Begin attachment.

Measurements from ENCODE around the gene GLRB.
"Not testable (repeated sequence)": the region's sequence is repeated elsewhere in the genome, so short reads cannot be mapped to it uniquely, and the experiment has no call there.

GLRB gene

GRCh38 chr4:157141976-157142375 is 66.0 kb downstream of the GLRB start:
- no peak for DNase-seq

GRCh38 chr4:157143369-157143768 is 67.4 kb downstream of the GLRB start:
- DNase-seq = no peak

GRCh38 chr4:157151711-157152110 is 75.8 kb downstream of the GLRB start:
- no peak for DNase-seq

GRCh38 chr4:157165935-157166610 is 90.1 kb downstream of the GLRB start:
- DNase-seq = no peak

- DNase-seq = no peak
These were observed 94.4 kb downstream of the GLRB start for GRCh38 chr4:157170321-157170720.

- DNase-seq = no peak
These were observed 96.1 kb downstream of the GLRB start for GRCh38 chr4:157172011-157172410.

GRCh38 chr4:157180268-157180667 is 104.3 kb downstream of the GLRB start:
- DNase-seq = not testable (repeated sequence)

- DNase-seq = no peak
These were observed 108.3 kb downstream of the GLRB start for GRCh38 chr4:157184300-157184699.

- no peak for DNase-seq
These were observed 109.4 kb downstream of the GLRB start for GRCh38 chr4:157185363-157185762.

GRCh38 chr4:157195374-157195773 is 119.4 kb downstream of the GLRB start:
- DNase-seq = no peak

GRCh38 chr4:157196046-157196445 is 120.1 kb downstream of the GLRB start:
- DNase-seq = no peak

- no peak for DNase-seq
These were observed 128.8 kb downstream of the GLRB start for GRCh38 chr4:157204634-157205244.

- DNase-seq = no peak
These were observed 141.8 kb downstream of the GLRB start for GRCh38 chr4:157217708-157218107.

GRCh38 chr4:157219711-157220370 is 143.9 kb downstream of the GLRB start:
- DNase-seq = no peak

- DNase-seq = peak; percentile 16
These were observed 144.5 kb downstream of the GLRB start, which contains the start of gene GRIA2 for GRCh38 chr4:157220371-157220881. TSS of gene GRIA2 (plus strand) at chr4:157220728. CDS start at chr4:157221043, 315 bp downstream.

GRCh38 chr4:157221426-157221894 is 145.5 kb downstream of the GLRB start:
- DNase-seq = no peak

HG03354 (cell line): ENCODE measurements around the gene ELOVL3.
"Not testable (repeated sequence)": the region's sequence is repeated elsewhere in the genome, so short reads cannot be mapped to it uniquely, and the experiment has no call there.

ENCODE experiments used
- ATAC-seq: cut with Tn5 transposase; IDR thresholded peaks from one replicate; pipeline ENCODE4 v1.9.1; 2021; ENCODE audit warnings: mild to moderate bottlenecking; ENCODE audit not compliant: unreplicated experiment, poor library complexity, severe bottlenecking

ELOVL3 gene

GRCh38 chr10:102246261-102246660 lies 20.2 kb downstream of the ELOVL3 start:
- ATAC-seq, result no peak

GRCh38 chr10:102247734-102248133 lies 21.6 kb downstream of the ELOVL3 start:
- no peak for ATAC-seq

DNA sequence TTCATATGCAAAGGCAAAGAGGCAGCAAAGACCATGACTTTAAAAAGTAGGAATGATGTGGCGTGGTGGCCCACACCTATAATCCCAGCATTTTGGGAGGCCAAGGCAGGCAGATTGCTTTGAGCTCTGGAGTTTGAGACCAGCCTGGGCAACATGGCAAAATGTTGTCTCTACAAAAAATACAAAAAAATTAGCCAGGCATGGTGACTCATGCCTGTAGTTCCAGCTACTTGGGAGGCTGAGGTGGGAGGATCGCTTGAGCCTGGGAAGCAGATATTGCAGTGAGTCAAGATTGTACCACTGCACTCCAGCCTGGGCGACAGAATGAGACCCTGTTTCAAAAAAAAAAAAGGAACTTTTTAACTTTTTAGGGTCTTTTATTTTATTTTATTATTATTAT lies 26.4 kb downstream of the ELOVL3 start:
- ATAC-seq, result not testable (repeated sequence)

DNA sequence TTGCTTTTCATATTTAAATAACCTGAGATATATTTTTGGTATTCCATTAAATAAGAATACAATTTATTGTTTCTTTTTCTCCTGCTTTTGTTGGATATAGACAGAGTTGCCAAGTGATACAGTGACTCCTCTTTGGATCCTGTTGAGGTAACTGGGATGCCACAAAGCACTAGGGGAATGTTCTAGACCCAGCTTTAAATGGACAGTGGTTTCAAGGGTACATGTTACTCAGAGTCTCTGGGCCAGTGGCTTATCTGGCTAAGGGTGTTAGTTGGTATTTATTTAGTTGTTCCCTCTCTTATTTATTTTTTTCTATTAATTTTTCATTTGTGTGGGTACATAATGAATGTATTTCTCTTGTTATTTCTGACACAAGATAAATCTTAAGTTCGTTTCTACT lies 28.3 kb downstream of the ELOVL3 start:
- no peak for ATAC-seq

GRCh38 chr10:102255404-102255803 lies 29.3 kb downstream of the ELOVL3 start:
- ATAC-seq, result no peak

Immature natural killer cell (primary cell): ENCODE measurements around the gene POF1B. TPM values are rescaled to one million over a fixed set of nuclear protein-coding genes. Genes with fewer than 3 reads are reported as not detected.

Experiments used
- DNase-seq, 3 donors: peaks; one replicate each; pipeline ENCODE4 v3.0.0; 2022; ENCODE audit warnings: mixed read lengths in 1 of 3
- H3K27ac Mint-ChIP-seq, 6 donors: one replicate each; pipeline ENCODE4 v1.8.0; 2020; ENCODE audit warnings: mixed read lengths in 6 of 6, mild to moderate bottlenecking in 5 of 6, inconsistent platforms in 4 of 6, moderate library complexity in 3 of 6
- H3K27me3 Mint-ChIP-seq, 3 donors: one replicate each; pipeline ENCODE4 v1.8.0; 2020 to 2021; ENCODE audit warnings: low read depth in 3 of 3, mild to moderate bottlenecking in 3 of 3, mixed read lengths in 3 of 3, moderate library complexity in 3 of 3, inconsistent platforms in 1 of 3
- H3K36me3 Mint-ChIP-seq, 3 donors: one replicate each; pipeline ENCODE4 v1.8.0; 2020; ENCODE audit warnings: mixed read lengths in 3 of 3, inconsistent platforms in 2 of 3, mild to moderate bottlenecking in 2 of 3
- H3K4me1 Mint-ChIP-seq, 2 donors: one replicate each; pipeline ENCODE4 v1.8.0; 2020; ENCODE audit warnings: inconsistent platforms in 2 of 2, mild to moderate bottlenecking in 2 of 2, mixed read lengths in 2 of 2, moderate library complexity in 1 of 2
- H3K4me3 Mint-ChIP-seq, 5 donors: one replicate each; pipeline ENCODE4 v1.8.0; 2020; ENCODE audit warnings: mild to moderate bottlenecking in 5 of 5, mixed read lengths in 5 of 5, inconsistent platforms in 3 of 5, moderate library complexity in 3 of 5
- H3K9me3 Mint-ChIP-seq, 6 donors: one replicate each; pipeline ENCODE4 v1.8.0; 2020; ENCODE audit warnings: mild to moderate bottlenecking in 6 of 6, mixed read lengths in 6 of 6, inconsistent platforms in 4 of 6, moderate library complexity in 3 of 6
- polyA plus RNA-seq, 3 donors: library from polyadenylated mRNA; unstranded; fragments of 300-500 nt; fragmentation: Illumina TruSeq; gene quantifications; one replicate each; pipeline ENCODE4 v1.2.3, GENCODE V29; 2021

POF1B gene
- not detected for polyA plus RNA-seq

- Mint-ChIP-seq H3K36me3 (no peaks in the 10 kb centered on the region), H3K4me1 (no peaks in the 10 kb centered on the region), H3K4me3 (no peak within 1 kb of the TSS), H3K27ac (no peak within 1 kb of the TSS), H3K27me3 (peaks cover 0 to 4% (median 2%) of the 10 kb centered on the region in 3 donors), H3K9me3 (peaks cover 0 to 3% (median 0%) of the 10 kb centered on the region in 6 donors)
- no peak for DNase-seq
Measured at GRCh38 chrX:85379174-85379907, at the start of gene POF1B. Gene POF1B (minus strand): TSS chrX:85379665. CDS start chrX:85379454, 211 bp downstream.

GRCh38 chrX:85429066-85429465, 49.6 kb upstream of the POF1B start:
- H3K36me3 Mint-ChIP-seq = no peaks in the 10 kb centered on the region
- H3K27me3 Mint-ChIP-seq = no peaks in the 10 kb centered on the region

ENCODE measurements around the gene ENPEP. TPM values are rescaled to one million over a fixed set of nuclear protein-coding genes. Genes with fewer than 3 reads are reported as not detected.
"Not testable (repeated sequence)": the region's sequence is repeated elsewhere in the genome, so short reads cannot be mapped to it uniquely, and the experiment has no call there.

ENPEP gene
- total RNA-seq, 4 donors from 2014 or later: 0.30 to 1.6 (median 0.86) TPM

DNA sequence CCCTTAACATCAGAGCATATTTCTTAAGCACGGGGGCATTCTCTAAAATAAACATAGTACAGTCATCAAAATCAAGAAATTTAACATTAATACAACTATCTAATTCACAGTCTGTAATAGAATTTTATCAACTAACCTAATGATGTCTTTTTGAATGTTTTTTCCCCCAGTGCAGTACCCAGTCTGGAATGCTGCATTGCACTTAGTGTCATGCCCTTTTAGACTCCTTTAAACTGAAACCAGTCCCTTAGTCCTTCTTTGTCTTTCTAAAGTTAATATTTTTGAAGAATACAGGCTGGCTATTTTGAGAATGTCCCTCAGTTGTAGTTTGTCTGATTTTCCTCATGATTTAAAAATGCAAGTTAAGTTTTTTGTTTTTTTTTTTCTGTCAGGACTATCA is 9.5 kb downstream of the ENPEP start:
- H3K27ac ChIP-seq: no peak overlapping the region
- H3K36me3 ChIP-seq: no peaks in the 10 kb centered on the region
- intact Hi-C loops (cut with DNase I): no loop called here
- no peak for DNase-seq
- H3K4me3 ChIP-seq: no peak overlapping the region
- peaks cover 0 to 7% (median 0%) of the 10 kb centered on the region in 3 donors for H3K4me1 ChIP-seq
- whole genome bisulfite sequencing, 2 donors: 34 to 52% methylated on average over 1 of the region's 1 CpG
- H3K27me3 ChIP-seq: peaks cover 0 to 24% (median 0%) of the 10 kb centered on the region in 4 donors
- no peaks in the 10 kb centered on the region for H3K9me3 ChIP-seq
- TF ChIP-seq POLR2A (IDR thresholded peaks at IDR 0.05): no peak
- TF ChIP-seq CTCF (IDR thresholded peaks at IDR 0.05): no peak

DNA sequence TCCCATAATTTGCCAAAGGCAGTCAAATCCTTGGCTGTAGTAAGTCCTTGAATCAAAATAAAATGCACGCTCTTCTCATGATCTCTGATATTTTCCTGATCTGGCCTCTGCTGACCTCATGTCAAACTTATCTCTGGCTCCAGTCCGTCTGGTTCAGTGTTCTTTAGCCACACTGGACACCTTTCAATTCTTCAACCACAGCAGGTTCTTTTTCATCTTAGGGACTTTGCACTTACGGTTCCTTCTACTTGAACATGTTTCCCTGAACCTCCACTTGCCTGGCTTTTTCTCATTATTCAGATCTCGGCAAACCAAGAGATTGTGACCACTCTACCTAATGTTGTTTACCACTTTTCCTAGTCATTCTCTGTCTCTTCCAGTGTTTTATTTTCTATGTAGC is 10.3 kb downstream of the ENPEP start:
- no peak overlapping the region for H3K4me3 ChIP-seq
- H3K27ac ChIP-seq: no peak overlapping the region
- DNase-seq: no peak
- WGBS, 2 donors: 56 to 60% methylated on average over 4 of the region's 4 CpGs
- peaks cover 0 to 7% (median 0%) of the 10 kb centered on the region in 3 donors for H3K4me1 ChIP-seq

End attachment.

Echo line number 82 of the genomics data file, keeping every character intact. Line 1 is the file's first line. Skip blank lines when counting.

- no peaks in the 10 kb centered on the region for H3K9me3 ChIP-seq